When (the travellers) had got through them, they were in North India, and immediately on entering its borders, found themselves in a small kingdom called T’o-leih (Darada), where also there were many monks, all students of the hinayana. In this kingdom there was formerly an Arhan, who by his supernatural power took a clever artificer up to the Tushita heaven, to see the height, complexion, and appearance of Maitreya Bodhisattva, and then return and make an image of him in wood. First and last, this was done three times, and then the image was completed, eighty cubits in height, and eight cubits at the base from knee to knee of the crossed legs. On fast-days it emits an effulgent light. The kings of the (surrounding) countries vie with one another in presenting offerings to it. Here it is, to be seen now as of old.
A Kushan-era Buddha sculpture. Photo: Karl Heinrich/Wikimedia Commons
Faxian on royal competitiveness
Going southwards from Gandhara, (the travellers) in four days arrived at the kingdom of Purushapura. Formerly, when Buddha was travelling in this country with his disciples, he said to Ananda, “After my pari-nirvana, there will be a king named Kanishka, who shall on this spot build a tope.” This Kanishka was afterwards born into the world; and (once), when he had gone forth to look about him, Sakra, Ruler of Devas, wishing to excite the idea in his mind, assumed the appearance of a little herd-boy, and was making a tope right in the way (of the king), who asked what sort of thing he was making. The boy said, “I am making a tope for Buddha.” The king said, “Very good;” and immediately, right over the boy’s tope, he (proceeded to) rear another, which was more than four hundred cubits high, and adorned with layers of all the precious substances. Of all the topes and temples which (the travellers) saw in their journeyings, there was not one comparable to this in solemn beauty and majestic grandeur. There is a current saying that this is the finest tope in Jambudvipa.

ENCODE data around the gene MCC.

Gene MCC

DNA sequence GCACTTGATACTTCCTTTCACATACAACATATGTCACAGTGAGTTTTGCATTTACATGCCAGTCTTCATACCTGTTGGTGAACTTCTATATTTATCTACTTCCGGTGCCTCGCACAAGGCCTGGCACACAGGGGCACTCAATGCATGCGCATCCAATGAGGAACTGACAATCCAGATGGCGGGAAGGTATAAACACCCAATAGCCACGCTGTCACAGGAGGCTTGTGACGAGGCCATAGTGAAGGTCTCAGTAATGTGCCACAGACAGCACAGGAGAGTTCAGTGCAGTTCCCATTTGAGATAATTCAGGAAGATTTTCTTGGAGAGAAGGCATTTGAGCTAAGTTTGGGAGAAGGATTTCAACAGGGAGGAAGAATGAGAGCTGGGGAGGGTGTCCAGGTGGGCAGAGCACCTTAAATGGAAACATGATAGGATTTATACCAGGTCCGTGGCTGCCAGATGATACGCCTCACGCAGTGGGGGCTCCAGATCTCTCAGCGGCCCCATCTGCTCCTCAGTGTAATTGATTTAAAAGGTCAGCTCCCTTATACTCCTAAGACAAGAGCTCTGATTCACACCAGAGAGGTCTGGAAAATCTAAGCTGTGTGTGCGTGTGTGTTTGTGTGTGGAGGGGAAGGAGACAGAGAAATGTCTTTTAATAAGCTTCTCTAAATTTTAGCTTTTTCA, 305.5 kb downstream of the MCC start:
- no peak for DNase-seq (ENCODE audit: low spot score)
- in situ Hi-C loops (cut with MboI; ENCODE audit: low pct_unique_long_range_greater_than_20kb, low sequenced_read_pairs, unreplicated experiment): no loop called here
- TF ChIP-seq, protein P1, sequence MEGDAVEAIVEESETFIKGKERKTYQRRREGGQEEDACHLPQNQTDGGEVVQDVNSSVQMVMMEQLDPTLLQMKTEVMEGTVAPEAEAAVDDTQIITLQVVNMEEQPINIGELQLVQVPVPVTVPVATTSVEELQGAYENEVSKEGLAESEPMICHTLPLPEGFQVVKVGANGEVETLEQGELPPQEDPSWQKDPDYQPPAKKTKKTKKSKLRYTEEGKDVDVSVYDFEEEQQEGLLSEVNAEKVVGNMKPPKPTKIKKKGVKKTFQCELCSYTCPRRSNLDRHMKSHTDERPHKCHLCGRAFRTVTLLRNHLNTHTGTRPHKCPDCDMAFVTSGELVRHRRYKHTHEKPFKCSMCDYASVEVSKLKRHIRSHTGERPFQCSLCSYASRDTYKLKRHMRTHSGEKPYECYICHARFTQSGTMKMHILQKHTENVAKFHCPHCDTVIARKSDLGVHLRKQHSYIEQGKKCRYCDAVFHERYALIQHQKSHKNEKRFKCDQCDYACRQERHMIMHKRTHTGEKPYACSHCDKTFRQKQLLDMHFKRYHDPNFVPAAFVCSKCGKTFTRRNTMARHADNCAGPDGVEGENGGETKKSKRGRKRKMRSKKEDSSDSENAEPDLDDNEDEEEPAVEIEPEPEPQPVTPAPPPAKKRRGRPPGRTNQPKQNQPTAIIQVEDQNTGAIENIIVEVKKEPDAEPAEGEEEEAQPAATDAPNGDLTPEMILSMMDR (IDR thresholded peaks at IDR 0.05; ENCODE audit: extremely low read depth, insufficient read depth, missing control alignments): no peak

When the king’s tope was completed, the little tope (of the boy) came out from its side on the south, rather more than three cubits in height.
Faxian is getting tired of all this Afghan snow
Having stayed there (in Nagara) till the third month of winter, Fa-Hsien and the two others, proceeding southwards, crossed the Little Snowy Mountains. On them the snow lies accumulated both winter and summer. On the north (side) of the mountains, in the shade, they suddenly encountered a cold wind which made them shiver and become unable to speak. Hwuy-king could not go any farther. A white froth came from his mouth, and he said to Fa-Hsien, “I cannot live any longer. Do you immediately go away, that we do not all die here;” and with these words he died. Fa-Hsien stroked the corpse, and cried out piteously, “Our original plan has failed; it is fate. What can we do?” He then again exerted himself, and they succeeded in crossing to the south of the range, and arrived in the kingdom of Lo-e, where there were nearly three thousand monks, students of both the mahayana and hinayana.
The king Kanishka on a coin. Photo: PHGCOM/Wikimedia Commons
Here they stayed for the summer retreat, and when that was over, they went on to the south, and ten days’ journey brought them to the kingdom of Poh-na (Bannu), where there are also more than three thousand monks, all students of the hinayana. Proceeding from this place for three days, they again crossed the Indus, where the country on each side was low and level.